Jason Zengerle has a long profile of ex-South Carolina Gov. Mark Sanford in the latest edition of New York magazine that's worth a read for anyone fascinated by the Republican's return to politics less than four years after he became a national punchline thanks to his time "hiking" the Appalachian trail. But the nugget that's making the most headlines this morning is that the Republican asked his ex-wife Jenny to be his campaign manager late last year when he was laying the groundwork for his bid to fill Rep. Tim Scott's old House seat:
When [Mark] first ran for Congress in 1994, he installed Jenny as his campaign manager. He did this for reasons of economy—"You’re free," he told her at the time—but she proved a natural at the job. She blossomed into a shrewd political strategist, running Mark’s subsequent campaigns and becoming his top adviser. Will Folks, a former Sanford press secretary, says, "There’s absolutely no way he would have ever won the congressional seat or been governor without her." ...
So when Mark came to visit her, he arrived with a proposal. "Since you’re not running, I want to know if you’ll run my campaign," he said. "We could put the team back together." Jenny told him, in so many words, that wasn’t going to happen.
But as interesting as that personal tidbit may be—it suggests either that Jenny Sanford is a more forgiving person than most, or that Mark Sanford still hasn't figured out how personal relationships work—it's not at all surprising on a political level. While Jenny's past successes running her then-husband's campaigns may be the official reason the ex-governor and his friends are giving for the offer, there'd have also clearly been a more obvious benefit of having her fill that role: namely, her automatic endorsement of his campaign, something that would no doubt go a long way toward winning over those South Carolinians still skeptical of a man who left his wife and children at home to carry on an affair in a foreign country:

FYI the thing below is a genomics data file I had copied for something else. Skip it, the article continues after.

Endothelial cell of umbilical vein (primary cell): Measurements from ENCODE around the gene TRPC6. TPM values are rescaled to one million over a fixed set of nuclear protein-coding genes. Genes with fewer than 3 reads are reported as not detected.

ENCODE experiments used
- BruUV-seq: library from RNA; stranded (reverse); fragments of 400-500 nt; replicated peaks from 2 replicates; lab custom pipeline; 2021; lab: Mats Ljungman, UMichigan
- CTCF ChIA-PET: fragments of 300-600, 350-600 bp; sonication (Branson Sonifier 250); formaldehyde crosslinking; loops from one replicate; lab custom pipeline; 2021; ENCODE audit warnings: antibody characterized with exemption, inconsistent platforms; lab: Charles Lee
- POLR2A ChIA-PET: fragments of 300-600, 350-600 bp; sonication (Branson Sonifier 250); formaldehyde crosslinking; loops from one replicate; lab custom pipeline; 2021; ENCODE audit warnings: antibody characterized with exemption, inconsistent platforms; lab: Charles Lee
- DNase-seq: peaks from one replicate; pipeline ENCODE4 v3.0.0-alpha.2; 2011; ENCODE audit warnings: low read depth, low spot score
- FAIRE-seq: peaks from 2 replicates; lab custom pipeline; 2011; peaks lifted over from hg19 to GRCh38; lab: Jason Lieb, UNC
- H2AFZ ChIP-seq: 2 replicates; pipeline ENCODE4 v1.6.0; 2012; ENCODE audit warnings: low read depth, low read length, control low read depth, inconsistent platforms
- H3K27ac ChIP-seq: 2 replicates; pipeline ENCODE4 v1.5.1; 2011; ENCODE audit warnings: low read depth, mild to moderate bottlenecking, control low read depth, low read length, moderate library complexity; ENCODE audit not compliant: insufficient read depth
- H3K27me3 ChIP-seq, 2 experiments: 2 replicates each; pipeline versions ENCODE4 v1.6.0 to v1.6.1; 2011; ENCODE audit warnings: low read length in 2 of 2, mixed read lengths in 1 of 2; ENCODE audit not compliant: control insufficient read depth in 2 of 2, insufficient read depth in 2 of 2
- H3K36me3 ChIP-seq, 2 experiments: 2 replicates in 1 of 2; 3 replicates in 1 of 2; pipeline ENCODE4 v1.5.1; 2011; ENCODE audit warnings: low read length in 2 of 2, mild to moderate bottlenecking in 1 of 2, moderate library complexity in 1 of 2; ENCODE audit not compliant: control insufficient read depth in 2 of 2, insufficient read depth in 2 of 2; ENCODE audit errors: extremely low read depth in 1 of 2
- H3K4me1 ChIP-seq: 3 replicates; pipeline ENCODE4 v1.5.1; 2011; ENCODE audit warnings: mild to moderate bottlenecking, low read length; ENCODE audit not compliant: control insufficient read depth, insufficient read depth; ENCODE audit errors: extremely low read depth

There is really only one person who poses a serious threat to Sanford’s campaign. "Clearly Jenny has the ability to determine whether Mark wins or loses this race," says one Sanford associate, who spells out two scenarios. "If Jenny went out there and said, ‘This man caused me humiliation, he put me through emotional hell, but we’re all human, I think he’s genuinely sorry for what happened, and there’s nobody in this field who’d make a bigger difference in Washington,’ then he’d win hands down." Conversely, the associate posits, "If she said what hasn’t been told is just how cruel he is and how self-centered he is, and how he knew this was going to cause pain to me and the kids and it didn’t matter to him, she’d automatically sink his campaign."
Despite Sanford's embarrassing past, his strong name recognition and conservative resume have made him the early front-runner to earn the GOP nomination for the seat, setting up a likely general election match-up with Elizabeth Colbert-Busch. While Colbert-Busch has her own advantages—namely the fundraising machine that is her brother, Stephen—she'd face an uphill battle in a dark red South Carolina district that favors whichever candidate Republican primary voters put forward. You can read the full piece here.
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